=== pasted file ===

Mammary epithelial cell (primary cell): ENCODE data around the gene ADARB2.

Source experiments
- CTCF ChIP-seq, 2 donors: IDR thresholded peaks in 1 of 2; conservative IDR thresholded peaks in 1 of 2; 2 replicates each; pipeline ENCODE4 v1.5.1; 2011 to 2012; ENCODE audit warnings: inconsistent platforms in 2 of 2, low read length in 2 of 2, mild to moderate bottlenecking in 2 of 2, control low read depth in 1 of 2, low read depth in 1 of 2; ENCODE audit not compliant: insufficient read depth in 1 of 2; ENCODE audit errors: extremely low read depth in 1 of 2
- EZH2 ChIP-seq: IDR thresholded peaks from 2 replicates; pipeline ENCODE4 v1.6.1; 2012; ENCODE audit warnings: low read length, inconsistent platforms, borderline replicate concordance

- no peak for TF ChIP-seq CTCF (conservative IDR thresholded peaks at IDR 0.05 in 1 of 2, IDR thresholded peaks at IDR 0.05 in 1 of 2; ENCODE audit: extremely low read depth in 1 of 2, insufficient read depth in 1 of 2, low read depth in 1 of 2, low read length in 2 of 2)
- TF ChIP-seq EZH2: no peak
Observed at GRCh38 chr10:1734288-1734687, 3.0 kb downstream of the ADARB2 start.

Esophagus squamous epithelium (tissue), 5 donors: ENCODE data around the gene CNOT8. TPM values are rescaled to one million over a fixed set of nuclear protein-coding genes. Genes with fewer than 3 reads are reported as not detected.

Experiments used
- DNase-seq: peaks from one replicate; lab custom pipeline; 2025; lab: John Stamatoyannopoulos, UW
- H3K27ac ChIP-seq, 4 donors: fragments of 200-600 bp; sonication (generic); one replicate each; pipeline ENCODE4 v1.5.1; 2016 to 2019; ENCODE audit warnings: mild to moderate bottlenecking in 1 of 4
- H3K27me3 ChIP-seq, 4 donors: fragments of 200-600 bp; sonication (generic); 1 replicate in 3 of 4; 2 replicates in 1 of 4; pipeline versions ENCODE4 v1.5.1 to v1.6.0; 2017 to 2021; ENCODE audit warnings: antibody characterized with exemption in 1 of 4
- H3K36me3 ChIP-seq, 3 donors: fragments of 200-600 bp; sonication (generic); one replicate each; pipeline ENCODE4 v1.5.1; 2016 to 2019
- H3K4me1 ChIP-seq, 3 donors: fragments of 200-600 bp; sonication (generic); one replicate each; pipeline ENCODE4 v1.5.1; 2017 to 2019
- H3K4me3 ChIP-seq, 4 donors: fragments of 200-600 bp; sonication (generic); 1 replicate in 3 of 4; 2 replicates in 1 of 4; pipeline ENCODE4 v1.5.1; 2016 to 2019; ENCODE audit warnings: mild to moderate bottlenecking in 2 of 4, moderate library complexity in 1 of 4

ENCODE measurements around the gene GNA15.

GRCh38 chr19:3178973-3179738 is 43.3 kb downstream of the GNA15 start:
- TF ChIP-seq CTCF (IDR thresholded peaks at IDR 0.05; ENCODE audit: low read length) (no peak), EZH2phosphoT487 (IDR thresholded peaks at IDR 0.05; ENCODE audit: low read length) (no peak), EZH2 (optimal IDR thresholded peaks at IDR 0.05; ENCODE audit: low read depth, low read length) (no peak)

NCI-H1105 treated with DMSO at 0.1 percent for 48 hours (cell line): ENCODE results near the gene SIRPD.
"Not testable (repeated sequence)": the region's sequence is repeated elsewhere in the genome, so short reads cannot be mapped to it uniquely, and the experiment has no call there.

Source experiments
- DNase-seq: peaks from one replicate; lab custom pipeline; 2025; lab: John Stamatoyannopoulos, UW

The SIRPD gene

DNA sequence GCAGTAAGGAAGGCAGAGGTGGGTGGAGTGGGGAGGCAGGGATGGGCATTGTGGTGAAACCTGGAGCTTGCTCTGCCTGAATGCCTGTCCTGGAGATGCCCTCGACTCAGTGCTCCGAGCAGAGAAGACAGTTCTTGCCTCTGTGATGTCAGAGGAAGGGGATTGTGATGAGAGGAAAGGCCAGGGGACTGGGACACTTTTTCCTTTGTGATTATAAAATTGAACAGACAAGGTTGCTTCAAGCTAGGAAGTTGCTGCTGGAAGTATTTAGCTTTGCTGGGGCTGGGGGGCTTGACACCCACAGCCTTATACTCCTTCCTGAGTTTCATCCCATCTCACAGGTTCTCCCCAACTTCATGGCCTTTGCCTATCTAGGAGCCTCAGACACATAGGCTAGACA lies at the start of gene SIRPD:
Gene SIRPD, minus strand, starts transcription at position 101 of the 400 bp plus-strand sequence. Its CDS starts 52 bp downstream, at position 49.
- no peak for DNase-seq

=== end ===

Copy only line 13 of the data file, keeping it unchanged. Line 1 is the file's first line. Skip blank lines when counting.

- H3K36me3 ChIP-seq, 3 donors: fragments of 200-600 bp; sonication (generic); one replicate each; pipeline ENCODE4 v1.5.1; 2016 to 2019